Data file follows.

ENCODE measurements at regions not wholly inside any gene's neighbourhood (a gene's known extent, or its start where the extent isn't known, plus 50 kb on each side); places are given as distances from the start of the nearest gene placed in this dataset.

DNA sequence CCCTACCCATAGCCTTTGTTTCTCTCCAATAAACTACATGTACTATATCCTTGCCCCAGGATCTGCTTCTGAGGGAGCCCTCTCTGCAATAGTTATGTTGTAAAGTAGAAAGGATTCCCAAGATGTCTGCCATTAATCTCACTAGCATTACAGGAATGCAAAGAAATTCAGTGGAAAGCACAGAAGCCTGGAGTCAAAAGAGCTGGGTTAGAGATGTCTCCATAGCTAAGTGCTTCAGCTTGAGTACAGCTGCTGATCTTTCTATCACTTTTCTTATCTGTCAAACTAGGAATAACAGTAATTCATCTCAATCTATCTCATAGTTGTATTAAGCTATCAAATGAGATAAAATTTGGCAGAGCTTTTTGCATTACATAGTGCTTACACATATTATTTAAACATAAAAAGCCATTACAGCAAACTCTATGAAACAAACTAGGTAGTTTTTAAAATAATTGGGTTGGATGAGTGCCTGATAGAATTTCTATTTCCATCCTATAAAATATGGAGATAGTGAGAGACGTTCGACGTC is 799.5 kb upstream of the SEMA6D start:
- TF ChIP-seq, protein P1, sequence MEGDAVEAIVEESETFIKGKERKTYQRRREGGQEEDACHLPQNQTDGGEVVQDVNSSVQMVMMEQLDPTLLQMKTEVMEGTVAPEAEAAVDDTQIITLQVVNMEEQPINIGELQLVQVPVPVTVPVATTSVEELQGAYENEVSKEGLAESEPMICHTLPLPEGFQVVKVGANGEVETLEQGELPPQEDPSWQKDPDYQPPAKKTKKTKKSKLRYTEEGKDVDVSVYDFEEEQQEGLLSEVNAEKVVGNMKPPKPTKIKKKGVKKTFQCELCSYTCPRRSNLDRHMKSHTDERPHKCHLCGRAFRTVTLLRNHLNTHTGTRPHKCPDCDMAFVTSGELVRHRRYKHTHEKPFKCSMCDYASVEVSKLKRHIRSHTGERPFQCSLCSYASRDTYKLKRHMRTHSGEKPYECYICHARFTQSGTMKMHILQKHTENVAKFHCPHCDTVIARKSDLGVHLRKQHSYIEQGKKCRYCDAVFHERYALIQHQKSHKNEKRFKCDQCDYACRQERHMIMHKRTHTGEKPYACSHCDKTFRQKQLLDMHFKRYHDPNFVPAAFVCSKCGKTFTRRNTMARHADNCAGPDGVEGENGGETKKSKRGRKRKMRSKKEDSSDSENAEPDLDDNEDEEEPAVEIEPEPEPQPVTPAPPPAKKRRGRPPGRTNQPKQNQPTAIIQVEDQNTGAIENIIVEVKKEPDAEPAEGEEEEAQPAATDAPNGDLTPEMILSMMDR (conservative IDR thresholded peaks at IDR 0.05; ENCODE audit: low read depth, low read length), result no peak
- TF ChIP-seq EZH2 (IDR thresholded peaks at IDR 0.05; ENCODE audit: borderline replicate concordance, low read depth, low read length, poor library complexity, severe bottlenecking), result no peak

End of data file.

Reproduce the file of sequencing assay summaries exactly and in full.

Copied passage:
ENCODE measurements at regions not wholly inside any gene's neighbourhood (a gene's known extent, or its start where the extent isn't known, plus 50 kb on each side); places are given as distances from the start of the nearest gene placed in this dataset.

DNA sequence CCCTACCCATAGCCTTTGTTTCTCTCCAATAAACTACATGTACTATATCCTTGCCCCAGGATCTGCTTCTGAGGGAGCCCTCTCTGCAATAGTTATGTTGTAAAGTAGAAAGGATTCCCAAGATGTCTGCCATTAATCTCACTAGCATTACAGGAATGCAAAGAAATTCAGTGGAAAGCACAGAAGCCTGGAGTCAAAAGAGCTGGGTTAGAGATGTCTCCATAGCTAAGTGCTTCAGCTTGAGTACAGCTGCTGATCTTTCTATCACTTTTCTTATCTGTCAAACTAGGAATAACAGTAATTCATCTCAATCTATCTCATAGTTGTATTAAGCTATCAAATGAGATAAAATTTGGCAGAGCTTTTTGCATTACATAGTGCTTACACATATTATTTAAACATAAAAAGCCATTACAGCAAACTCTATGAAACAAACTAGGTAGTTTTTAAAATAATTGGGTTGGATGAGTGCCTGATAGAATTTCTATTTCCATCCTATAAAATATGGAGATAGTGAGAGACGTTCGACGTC is 799.5 kb upstream of the SEMA6D start:
- TF ChIP-seq, protein P1, sequence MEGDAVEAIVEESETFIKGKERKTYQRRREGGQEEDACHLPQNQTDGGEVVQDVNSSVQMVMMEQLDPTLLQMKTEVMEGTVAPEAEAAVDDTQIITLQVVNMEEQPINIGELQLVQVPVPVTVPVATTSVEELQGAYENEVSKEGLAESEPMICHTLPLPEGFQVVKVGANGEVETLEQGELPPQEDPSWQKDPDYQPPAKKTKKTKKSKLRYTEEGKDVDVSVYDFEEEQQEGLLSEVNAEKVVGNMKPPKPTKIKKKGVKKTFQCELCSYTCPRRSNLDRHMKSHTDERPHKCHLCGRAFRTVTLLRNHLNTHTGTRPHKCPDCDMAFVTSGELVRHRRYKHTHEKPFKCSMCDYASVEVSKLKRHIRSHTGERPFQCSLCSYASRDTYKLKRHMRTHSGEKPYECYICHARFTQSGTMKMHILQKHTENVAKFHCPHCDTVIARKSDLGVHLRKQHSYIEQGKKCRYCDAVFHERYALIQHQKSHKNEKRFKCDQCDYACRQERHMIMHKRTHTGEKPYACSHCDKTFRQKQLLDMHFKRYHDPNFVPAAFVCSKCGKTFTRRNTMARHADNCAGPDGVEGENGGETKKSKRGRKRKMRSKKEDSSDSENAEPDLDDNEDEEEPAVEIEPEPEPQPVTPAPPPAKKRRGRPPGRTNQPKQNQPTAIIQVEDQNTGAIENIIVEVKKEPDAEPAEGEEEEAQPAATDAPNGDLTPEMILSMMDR (conservative IDR thresholded peaks at IDR 0.05; ENCODE audit: low read depth, low read length), result no peak
- TF ChIP-seq EZH2 (IDR thresholded peaks at IDR 0.05; ENCODE audit: borderline replicate concordance, low read depth, low read length, poor library complexity, severe bottlenecking), result no peak